Written by Amitabh Sinha | New Delhi | Posted: January 18, 2015 4:04 am


Coal India, the world's biggest coal miner which accounts for about 80 per cent of India's output. (Reuters)


A common thread binds the four environmental organisations whose foreign funding has been stopped by the government for the time being. Based in the United States with limited presence in India, all four — Avaaz, Bank Information Centre (BIC), 350.org and Sierra Club — have campaigned against the use of coal as a source of energy or have questioned individual coal mining or coal-based power projects.

Last month, the Home Ministry, invoking provisions of the Foreign Contribution (Regulation) Act, directed the Reserve Bank of India to stop foreign funds coming into accounts operated by these NGOs.

While it is not clear what FCRA violations by these organisations had been detected, official sources told The Sunday Express that the government was inquiring whether their accounts were being used to transfer money to other NGOs, specifically Greenpeace, whose own foreign funding was squeezed last year.

One of these organisations, 350.org, has been sent a questionnaire on one of its accounts in India. The organisation denies that any of its accounts has ever been used to transfer money to Greenpeace.

Responding to queries over email, May Boeve, Executive Director of 350.org, said: “We haven’t made any transfer from 350.org to Greenpeace in India. We also have not been asked any questions by the government about our connection to Greenpeace. We will continue to provide information about our work to help protect climate and promote a clean energy future for India and the rest of the world.”

The other three NGOs said they have not received any communication from the government about their accounts being stopped from receiving foreign funds.

The four organisations, which are quite well known in the United States and on the climate change and clean energy circuit, have very small presence in India and have been working only for the last few years. Sierra Club, in fact, does not have a representative or an office in India and is known only to work through partner organisations.

But each has campaigned or supported a campaign against the use of coal in India and specific thermal power projects, apart from supporting other causes as well.

Working mainly on issues related to climate change, 350.org has been in India for the last four years, operating through four ‘consultants’. The 350 figure refers to the amount, in parts per million, of carbon dioxide in atmosphere that is considered safe upper limit for avoiding catastrophic effects of climate change.

The organisation has been active in “raising awareness” on climate change issues, and believes that “India’s dependence on coal as a source of energy is detrimental to the lives of her people and also the future generations”.

Its most visible campaign till now, however, has not been specific to coal. Last year, it organised the People’s Climate March in Delhi, the Indian leg of a global event, in the run-up to the climate change summit organised by UN Secretary General Ban Ki-moon in the third week of September. About 3,000 people participated in the march. Greenpeace and Avaaz also collaborated in the march.

Bank Information Centre, which started in the United States seeking transparency from development banks, specifically World Bank, and other multilateral funding agencies, does not organise campaigns. It only claims to provide information to people affected by a specific project about the kind of impact it would have on them. It says it does so by accessing publicly available project information, including such information as lending conditions by financing banks, and facilitating its dissemination among locals.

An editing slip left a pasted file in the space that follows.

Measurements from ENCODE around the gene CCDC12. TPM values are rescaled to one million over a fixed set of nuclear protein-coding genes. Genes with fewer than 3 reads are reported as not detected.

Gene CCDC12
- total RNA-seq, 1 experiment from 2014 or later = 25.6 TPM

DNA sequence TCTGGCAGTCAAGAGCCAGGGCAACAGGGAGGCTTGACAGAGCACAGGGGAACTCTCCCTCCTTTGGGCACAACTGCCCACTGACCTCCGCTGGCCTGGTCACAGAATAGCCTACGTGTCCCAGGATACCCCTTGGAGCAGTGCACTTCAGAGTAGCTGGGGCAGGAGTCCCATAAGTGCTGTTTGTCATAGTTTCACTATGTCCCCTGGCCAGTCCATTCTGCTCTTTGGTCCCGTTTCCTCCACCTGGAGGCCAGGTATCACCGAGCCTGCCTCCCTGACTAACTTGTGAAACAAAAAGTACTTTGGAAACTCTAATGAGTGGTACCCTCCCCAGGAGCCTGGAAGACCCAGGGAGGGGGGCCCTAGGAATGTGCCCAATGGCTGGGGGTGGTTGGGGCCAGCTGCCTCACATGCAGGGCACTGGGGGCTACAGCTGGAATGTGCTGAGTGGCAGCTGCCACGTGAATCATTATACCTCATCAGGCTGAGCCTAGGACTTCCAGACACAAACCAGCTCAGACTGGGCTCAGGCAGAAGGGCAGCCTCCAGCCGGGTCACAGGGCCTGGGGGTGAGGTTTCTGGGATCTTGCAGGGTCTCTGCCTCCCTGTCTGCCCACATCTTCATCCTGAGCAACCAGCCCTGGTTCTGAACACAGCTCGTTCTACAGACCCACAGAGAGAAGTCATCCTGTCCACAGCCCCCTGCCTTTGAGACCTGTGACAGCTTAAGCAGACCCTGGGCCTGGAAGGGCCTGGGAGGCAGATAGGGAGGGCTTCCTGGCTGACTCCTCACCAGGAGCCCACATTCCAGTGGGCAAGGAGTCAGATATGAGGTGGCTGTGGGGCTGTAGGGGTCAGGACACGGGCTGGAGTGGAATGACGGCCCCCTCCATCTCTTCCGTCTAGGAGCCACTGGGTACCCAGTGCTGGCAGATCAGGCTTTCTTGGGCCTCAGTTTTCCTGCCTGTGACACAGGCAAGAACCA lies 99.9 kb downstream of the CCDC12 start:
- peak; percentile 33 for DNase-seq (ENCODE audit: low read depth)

BIC’s most prominent intervention has been in Tata Power’s 4000 MW Ultra Mega Power Project (UMPP) near Mundra port in Gujarat, more commonly known as the Tata Mundra project. The BIC claims to have highlighted, among other concerns, the impact of the project on the fishing community. The project has been completed and all five units of 800 MW each have gone into production.

Avaaz, founded by Ricken Patel, a Canadian with Gujarati roots, espouses a number of causes, including women’s issues, conflict mitigation, corruption, poverty, and GM-free agriculture. It helped the social media campaign of the Anna Hazare anti-corruption movement as well, and was an active partner in the People’s Climate March organised by 350.org globally.

Last year, Avaaz campaigned against Adani Group’s coal mining venture in Australia. It ran an online signature campaign and claimed to have collected tens of thousands of signatures against the project. The project has faced trouble, the latest being a court challenge in Australia filed by an environmental group earlier this week.

Sierra Club happens to be one of the oldest and most well-known environmental groups in the world, having started in 1890s, and has run several successful campaigns in the United States. The group has campaigned extensively against the use of coal, highlighting the adverse health impact of coal-burning in several individual communities in the US.

In India, it has no direct presence but is known to have partnered with some organisations which have run campaigns against coal.

In an email response to queries, Nicole Ghio, Sierra Club’s International Representative, said: “One of Sierra Club’s major goals is to promote the transition from dangerous fossil fuels to clean energy solutions that create jobs and reduce pollution. Therefore, we monitor US government financing of projects and institutions that may affect those goals at home or abroad, as well as work to promote clean energy solutions.”

Common to four blacklisted NGOs: Activism in coal sector – See more at: http://indianexpress.com/article/india/india-others/common-to-four-blacklisted-ngos-activism-in-coal-sector/#sthash.h6UFCah7.dpuf